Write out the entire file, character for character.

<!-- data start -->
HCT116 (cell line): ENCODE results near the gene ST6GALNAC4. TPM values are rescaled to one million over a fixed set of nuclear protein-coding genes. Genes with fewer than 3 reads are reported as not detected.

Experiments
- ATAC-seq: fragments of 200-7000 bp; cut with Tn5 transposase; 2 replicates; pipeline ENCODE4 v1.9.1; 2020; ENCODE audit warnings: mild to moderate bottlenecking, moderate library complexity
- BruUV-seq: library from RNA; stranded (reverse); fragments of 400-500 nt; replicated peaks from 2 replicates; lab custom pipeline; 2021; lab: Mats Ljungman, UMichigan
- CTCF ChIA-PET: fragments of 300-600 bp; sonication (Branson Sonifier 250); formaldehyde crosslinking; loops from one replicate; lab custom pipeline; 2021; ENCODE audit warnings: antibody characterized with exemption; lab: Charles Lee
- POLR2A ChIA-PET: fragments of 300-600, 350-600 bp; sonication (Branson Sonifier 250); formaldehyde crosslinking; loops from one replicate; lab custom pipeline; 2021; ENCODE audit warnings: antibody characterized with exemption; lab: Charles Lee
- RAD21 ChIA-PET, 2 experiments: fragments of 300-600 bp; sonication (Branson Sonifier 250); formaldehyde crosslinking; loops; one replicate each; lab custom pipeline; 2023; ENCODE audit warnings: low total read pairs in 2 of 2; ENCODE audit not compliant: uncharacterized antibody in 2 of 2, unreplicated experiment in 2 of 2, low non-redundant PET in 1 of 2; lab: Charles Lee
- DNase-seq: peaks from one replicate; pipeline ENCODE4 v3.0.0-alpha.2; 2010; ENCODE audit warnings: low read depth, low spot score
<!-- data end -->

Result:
HCT116 (cell line): ENCODE results near the gene ST6GALNAC4. TPM values are rescaled to one million over a fixed set of nuclear protein-coding genes. Genes with fewer than 3 reads are reported as not detected.

Experiments
- ATAC-seq: fragments of 200-7000 bp; cut with Tn5 transposase; 2 replicates; pipeline ENCODE4 v1.9.1; 2020; ENCODE audit warnings: mild to moderate bottlenecking, moderate library complexity
- BruUV-seq: library from RNA; stranded (reverse); fragments of 400-500 nt; replicated peaks from 2 replicates; lab custom pipeline; 2021; lab: Mats Ljungman, UMichigan
- CTCF ChIA-PET: fragments of 300-600 bp; sonication (Branson Sonifier 250); formaldehyde crosslinking; loops from one replicate; lab custom pipeline; 2021; ENCODE audit warnings: antibody characterized with exemption; lab: Charles Lee
- POLR2A ChIA-PET: fragments of 300-600, 350-600 bp; sonication (Branson Sonifier 250); formaldehyde crosslinking; loops from one replicate; lab custom pipeline; 2021; ENCODE audit warnings: antibody characterized with exemption; lab: Charles Lee
- RAD21 ChIA-PET, 2 experiments: fragments of 300-600 bp; sonication (Branson Sonifier 250); formaldehyde crosslinking; loops; one replicate each; lab custom pipeline; 2023; ENCODE audit warnings: low total read pairs in 2 of 2; ENCODE audit not compliant: uncharacterized antibody in 2 of 2, unreplicated experiment in 2 of 2, low non-redundant PET in 1 of 2; lab: Charles Lee
- DNase-seq: peaks from one replicate; pipeline ENCODE4 v3.0.0-alpha.2; 2010; ENCODE audit warnings: low read depth, low spot score